Joinder of third parties is now also allowed in circumstances where it can be demonstrated that the parties have consented in writing to the joinder.[5] In practice,this typically applies in circumstances where a party deals with a group of companies in relation to the same transaction. In order to avoid unnecessary costs by filing separate arbitration proceedings against each entity of the same group of companies, a party may consider commencing one arbitration process against more than one party in one arbitration proceeding.

When drafting their arbitration clause, parties should consider if joinder or consolidation would likely come into play in the context of a dispute arising from their contractual relationship. This would save significant time and costs at the start of the arbitration as the parties would be deemed to have mutually agreed to either consolidation or joinder beforehand as part of their arbitration agreement.

Expedited proceedings

Another new feature of the New DIAC Rules is that they address the urgent demands of businesses and aim to have disputes resolved within a very short period of time as opposed to an ordinary arbitration action.

The New DIAC Rules allow a party, prior to the constitution of the Tribunal, to file an application for the arbitral proceedings to be conducted on an expedited basis.[6] The tribunal will then be formed on an expedited basis and the award will be made within three months from the transfer of the file to the Tribunal unless extended by the Arbitration Court on exceptional grounds.

It is always best practice for the parties to consider whether an expedited arbitration procedure would be relevant for their transaction and consider incorporating it in their arbitration clause. In this case, there would unlikely be any debate between the parties at the time of dispute on whether the arbitration should proceed on an expedited basis.

Yet an expedited arbitration is only possible if the value of the dispute does not exceed AED 1 million [7] (exclusive of interest and legal costs).

Exclusion of liability

The New DIAC Rules contain clear provisions illustrating that no member of the Tribunal or person appointed by the Tribunal, the Arbitration Court and its members shall be liable to any person or party for any act or omission in connection with the arbitration.[8] This is a crucial development particularly in light of the debate that existed in recent years around a party’s ability to commence criminal proceedings against a member of the Tribunal on the basis of the purported violation of their duty to act with fairness and impartiality. This confirmation certainly reinforces their trust in the legal system.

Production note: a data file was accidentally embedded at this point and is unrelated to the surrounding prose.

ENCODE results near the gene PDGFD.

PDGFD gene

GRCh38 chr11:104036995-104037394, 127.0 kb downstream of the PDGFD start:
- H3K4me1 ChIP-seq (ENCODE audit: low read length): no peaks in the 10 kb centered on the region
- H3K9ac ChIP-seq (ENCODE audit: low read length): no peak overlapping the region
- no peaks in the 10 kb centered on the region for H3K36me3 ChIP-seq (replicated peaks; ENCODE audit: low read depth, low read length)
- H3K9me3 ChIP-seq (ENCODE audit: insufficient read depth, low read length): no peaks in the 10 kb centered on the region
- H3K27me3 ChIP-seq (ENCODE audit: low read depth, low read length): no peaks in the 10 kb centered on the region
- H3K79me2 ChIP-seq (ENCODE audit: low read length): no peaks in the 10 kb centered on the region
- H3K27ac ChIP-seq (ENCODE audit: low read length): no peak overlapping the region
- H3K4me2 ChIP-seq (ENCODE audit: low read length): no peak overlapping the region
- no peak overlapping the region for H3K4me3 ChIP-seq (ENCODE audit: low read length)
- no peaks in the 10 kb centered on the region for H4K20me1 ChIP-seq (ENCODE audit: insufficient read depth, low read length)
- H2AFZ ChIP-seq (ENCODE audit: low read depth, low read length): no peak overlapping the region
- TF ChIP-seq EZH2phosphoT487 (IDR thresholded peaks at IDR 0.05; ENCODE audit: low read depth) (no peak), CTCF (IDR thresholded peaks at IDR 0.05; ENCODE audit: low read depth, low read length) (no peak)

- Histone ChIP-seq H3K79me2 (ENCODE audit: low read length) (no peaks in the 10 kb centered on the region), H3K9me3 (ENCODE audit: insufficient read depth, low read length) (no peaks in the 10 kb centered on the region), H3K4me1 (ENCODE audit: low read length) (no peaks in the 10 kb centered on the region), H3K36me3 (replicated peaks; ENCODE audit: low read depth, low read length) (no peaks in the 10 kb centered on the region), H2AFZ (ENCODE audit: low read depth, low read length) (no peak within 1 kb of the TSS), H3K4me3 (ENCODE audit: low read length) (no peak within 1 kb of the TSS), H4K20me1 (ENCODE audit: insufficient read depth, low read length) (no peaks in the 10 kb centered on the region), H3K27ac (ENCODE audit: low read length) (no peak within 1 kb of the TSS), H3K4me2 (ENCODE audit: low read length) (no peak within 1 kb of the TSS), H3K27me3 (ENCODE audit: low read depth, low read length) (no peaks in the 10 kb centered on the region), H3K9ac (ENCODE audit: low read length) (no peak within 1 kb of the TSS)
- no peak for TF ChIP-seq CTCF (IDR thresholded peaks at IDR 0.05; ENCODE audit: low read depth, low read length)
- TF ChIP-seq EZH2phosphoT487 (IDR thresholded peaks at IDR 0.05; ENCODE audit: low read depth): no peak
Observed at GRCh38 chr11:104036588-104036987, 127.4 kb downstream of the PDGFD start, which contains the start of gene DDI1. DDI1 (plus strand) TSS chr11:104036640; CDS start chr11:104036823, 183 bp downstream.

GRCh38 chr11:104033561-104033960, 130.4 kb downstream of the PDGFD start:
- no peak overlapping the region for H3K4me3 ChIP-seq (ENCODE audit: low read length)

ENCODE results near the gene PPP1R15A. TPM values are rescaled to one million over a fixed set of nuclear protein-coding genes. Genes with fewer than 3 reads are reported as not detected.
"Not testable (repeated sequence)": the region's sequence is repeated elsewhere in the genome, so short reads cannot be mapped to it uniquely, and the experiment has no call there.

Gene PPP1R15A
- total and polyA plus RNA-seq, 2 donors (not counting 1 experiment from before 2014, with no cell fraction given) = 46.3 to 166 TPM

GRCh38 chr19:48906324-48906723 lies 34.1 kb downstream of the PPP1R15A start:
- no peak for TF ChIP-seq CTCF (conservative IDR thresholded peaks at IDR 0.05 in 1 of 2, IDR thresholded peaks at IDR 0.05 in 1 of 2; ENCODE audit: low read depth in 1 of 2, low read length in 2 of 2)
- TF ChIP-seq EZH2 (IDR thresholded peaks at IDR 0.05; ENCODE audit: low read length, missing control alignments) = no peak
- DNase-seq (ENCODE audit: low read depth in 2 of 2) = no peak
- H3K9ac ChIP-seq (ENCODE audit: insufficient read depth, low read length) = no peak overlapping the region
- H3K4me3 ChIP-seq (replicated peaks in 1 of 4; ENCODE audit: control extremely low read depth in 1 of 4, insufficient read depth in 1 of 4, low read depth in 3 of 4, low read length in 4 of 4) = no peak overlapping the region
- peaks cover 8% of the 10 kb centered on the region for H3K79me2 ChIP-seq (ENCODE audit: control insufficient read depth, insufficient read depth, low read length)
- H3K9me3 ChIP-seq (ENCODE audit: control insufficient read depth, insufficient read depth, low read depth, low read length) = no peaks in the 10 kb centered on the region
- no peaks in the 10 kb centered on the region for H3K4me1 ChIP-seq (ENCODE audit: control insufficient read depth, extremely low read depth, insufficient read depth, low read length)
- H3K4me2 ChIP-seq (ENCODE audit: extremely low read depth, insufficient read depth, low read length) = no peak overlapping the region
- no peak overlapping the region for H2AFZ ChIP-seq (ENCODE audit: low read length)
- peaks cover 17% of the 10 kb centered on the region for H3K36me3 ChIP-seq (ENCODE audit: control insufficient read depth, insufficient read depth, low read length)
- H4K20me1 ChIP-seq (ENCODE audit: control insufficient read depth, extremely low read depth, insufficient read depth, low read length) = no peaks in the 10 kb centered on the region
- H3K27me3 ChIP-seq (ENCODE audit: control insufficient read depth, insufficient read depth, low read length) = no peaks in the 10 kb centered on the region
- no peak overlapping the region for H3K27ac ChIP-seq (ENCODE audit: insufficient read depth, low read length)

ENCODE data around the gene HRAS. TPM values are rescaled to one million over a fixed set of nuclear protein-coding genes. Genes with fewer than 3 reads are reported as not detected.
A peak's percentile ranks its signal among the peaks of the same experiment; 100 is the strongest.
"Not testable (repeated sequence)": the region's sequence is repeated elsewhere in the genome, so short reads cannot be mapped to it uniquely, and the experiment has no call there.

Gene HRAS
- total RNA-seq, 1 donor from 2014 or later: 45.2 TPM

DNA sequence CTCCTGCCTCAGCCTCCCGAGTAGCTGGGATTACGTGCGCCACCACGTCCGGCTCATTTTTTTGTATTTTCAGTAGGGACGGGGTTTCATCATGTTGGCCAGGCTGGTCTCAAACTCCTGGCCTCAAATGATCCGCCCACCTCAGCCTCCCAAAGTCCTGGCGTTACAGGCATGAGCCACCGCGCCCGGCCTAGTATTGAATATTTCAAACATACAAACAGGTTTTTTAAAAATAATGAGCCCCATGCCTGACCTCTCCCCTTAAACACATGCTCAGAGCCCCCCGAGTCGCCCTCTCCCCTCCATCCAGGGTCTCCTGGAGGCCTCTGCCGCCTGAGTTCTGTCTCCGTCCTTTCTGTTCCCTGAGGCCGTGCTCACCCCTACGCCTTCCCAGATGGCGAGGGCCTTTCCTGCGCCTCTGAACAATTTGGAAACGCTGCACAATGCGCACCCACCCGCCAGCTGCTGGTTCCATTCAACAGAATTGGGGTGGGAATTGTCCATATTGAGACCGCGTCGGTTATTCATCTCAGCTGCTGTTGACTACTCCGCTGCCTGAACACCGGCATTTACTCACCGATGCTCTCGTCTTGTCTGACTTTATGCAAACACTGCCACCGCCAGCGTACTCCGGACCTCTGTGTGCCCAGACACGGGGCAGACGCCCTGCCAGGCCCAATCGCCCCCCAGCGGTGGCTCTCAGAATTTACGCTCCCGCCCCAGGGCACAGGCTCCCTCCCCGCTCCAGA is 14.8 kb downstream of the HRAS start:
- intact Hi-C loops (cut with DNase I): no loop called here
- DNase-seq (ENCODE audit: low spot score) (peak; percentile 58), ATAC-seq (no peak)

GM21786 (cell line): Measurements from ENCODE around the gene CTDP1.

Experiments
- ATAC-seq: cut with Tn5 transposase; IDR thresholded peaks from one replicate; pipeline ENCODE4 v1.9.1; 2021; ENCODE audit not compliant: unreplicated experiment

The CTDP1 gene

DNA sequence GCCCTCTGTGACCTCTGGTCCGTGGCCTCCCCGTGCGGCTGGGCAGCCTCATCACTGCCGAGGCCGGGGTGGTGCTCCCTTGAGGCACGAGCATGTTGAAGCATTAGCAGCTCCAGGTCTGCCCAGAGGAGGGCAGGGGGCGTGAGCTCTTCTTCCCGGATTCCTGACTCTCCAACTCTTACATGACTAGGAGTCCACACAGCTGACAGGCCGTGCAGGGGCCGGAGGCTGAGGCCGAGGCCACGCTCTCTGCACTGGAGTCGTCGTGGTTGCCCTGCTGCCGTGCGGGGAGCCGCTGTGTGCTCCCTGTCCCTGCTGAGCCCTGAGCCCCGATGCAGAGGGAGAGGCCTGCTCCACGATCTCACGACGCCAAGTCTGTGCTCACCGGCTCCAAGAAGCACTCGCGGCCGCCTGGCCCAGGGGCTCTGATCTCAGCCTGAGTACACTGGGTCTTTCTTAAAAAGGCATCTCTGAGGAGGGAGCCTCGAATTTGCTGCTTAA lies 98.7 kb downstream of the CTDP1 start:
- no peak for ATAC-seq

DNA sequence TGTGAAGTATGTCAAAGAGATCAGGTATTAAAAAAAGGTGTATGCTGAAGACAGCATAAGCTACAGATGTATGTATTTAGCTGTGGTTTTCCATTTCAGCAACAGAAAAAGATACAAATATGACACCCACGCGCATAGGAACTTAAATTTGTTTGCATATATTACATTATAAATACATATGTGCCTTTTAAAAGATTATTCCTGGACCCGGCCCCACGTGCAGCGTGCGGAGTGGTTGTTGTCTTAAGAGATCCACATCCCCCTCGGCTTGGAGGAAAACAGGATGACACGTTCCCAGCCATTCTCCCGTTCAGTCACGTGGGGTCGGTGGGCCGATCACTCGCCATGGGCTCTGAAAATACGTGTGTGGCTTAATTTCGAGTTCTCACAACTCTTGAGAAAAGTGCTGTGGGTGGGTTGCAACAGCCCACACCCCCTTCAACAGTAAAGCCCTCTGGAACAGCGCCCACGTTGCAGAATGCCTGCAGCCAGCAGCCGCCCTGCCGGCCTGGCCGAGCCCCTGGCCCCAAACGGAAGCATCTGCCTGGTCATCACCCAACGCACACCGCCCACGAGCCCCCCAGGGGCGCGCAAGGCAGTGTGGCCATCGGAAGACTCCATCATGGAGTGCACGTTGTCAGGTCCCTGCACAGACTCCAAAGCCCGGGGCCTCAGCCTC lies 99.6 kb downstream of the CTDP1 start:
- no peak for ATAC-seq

Recoverability of legal fees

The UAE Court of Cassation in Case No. 282 of 2012 has ruled that legal fees are not recoverable under the existing DIAC Rules unless the Tribunal is vested by the parties (e.g under the terms of reference or arbitration agreement) with such power. This caused concerns particularly for award creditors who following such ruling have not been entitled to claim their legal fees in the arbitration.

The New DIAC Rules have dealt with this issue and now contain clear provisions dealing with recoverability of costs, including legal representation fees and other party costs to the extent reasonably incurred.[9] This amendment will hence defeat any challenges regarding the Tribunal’s power to award legal costs in DIAC arbitrations.

Interim measures

The New DIAC Rules include detailed provisions regulating the Tribunals’ power to issue interim measure in support of a party’s case in the arbitration.[10] Although Tribunals under the old DIAC Rules were also empowered to issue interim measures, Tribunals were reluctant to do so considering the difficulties associated with the enforcement of interim awards before the Dubai Courts. As such, the standard practice was for parties to apply directly to the UAE courts for issuance of interim measures such as attachment orders, which is the most common type of interim measure often sought by creditors to preserve the debtor’s assets pending the issuance of the final award.